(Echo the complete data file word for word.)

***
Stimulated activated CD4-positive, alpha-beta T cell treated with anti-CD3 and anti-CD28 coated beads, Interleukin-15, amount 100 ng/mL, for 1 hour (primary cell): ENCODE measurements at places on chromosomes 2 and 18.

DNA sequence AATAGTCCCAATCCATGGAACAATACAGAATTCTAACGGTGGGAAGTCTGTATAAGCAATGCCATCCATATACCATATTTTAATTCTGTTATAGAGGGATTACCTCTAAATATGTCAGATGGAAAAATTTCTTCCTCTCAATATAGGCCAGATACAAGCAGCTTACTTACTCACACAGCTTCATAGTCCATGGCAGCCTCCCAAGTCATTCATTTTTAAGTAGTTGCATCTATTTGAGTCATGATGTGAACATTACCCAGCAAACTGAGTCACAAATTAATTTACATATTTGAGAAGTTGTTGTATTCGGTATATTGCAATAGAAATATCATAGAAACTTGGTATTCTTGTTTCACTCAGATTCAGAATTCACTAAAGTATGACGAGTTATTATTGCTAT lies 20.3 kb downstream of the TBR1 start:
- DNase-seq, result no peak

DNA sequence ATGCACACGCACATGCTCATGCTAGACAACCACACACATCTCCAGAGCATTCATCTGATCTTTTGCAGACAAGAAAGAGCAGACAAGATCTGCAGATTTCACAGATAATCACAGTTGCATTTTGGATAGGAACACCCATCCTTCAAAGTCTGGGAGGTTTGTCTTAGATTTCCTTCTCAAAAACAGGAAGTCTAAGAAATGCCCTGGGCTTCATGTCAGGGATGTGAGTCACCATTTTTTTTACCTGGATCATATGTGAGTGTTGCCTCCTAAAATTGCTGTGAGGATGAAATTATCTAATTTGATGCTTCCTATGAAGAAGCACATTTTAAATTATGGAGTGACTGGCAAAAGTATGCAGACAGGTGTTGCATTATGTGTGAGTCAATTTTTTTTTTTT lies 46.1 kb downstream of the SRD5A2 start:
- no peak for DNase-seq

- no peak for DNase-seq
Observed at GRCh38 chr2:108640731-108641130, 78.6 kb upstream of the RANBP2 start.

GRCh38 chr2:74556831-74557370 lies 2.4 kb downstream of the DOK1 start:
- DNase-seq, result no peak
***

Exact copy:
Stimulated activated CD4-positive, alpha-beta T cell treated with anti-CD3 and anti-CD28 coated beads, Interleukin-15, amount 100 ng/mL, for 1 hour (primary cell): ENCODE measurements at places on chromosomes 2 and 18.

DNA sequence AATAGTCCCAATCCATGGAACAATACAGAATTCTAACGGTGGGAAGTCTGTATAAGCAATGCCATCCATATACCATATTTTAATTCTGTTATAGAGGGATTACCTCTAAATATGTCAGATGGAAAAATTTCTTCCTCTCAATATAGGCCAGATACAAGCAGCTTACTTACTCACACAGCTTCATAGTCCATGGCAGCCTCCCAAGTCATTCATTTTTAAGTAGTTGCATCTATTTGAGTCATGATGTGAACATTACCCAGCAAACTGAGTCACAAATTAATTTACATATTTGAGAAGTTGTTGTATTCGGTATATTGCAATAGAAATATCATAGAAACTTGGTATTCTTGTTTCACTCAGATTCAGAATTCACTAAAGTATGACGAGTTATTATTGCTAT lies 20.3 kb downstream of the TBR1 start:
- DNase-seq, result no peak

DNA sequence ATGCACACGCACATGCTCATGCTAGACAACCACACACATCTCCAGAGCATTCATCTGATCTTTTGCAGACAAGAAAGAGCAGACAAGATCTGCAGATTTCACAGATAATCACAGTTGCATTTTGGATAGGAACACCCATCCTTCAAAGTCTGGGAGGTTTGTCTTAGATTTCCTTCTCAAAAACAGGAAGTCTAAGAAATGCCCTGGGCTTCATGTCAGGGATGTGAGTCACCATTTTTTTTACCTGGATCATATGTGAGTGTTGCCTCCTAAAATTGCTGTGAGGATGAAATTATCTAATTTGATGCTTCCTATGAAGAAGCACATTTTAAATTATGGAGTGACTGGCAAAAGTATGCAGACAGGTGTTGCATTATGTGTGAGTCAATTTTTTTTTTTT lies 46.1 kb downstream of the SRD5A2 start:
- no peak for DNase-seq

- no peak for DNase-seq
Observed at GRCh38 chr2:108640731-108641130, 78.6 kb upstream of the RANBP2 start.

GRCh38 chr2:74556831-74557370 lies 2.4 kb downstream of the DOK1 start:
- DNase-seq, result no peak